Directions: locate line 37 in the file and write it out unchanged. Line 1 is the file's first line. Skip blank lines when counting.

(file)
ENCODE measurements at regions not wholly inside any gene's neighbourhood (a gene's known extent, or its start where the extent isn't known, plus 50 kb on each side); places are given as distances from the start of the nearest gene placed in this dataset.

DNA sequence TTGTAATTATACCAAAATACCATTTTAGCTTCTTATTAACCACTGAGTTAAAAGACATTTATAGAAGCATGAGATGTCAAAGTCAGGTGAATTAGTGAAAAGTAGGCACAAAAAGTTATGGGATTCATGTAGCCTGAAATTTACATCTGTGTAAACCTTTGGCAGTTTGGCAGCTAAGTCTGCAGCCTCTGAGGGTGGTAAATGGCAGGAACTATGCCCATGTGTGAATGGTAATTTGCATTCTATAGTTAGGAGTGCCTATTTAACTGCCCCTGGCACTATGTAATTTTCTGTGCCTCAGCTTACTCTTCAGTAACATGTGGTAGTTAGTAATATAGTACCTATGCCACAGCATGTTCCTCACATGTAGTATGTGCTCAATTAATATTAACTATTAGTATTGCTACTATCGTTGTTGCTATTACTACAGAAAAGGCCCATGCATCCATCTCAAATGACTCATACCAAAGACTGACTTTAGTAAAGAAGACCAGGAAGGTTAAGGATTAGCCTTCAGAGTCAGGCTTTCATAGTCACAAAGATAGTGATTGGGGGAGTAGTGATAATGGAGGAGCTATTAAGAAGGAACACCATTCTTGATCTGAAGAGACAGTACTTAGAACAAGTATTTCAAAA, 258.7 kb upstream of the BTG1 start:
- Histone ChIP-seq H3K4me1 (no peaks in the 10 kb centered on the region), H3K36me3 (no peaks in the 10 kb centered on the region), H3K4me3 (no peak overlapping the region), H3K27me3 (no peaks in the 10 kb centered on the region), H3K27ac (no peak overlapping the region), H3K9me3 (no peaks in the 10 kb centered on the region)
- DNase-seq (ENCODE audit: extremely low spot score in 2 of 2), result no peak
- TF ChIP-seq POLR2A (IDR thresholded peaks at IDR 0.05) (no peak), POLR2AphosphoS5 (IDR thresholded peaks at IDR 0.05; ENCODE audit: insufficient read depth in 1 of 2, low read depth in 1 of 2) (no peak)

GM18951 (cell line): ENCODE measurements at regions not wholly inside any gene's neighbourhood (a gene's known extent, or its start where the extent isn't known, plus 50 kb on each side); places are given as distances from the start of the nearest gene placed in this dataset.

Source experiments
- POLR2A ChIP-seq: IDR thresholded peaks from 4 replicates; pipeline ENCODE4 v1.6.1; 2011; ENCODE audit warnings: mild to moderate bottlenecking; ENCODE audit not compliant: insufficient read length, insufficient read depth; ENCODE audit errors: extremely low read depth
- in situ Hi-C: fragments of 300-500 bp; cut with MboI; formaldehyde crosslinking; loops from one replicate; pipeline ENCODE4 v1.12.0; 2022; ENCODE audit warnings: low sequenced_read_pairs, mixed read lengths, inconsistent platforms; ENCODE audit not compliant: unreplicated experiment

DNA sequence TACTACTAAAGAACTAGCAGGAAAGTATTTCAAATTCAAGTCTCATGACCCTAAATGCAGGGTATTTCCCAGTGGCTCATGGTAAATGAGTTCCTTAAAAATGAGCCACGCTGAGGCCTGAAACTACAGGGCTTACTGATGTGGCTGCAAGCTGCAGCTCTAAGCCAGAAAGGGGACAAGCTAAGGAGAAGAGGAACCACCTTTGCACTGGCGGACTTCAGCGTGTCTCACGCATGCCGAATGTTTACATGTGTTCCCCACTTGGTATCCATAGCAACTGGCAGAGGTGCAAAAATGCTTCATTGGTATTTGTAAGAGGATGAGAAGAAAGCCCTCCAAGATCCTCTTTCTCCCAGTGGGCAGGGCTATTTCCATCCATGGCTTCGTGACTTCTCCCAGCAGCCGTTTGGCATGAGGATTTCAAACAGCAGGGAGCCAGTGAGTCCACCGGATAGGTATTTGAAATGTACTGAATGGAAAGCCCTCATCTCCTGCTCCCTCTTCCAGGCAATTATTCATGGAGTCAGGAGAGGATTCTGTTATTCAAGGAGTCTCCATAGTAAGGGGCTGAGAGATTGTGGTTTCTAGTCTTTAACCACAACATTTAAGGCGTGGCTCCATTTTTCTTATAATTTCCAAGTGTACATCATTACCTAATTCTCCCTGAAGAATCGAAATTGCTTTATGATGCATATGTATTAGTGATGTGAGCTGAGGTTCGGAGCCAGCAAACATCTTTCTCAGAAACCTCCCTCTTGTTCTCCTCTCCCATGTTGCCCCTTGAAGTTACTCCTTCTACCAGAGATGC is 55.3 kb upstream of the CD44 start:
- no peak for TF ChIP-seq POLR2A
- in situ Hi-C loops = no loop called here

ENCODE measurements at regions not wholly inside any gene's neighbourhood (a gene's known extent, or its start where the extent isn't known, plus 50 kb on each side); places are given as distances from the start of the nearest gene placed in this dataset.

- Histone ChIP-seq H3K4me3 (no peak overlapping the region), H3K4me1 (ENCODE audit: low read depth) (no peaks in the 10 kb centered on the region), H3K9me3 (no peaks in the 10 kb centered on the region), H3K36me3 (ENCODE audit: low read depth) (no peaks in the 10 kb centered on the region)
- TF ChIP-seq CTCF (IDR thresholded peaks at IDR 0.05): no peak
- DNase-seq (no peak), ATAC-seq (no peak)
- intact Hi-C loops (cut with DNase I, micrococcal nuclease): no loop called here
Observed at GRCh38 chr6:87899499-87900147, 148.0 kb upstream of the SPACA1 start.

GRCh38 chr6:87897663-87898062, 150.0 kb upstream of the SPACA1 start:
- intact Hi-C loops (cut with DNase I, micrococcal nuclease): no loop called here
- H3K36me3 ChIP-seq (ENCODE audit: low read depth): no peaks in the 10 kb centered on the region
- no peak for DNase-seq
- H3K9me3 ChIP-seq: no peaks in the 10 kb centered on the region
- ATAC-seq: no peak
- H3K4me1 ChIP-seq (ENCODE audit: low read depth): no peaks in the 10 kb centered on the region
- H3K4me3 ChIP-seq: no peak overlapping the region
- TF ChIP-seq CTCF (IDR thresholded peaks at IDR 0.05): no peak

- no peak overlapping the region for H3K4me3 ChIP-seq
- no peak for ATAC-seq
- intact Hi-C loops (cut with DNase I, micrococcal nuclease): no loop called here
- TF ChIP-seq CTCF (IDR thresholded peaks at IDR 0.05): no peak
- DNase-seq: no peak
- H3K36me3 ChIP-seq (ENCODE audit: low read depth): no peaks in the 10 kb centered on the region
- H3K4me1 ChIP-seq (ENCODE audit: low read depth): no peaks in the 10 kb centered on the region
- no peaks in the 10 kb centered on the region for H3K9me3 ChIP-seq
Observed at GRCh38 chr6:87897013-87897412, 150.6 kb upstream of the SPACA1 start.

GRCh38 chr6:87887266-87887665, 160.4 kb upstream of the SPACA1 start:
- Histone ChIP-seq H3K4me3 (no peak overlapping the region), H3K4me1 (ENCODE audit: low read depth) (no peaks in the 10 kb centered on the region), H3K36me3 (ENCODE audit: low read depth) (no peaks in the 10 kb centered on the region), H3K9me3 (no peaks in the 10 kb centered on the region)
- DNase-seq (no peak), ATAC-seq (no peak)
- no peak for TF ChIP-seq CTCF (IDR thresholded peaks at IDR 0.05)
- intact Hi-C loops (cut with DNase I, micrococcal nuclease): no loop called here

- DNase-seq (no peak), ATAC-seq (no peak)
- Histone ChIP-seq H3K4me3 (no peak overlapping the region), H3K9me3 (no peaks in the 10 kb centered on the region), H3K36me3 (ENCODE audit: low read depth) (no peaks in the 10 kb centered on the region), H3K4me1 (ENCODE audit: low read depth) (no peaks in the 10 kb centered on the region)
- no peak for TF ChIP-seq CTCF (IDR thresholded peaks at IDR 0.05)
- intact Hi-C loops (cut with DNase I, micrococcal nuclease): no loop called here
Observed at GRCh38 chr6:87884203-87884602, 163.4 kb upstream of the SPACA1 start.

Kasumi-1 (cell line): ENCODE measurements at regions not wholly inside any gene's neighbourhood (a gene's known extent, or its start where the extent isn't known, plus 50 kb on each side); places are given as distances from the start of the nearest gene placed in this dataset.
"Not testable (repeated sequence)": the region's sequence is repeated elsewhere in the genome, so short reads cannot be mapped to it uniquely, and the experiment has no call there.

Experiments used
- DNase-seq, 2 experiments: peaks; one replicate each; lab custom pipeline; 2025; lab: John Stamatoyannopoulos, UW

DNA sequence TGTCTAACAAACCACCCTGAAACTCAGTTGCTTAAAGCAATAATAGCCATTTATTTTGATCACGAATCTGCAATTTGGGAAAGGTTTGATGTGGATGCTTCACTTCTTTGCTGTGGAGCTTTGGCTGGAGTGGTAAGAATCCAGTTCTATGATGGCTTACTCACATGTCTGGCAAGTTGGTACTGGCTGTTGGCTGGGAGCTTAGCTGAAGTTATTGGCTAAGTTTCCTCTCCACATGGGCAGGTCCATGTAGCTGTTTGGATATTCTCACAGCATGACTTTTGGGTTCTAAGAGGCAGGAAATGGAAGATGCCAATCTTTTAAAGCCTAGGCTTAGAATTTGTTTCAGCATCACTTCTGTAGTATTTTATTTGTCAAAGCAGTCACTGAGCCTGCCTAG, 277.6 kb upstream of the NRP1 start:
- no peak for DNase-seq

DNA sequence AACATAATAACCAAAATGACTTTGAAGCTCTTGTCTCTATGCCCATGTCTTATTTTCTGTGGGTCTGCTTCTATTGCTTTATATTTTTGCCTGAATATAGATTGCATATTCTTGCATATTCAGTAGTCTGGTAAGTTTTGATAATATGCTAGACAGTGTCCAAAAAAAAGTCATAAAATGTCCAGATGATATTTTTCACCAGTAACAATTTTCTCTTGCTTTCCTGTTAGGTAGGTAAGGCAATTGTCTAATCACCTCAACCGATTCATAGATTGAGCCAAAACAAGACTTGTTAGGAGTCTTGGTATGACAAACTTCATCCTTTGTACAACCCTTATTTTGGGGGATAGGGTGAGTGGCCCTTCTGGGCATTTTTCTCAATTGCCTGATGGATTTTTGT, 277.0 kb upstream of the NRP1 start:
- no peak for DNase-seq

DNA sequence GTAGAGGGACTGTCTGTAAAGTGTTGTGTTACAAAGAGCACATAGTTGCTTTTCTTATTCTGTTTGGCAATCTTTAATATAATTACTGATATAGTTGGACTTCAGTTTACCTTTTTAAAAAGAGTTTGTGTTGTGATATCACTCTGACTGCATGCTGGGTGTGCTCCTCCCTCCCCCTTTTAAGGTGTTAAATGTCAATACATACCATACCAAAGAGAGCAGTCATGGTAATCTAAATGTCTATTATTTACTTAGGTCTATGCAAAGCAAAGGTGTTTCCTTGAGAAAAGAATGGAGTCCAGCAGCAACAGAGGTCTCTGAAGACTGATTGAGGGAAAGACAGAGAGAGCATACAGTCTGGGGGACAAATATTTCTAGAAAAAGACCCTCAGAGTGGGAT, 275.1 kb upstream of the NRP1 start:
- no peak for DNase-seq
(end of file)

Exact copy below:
GRCh38 chr6:87887266-87887665, 160.4 kb upstream of the SPACA1 start: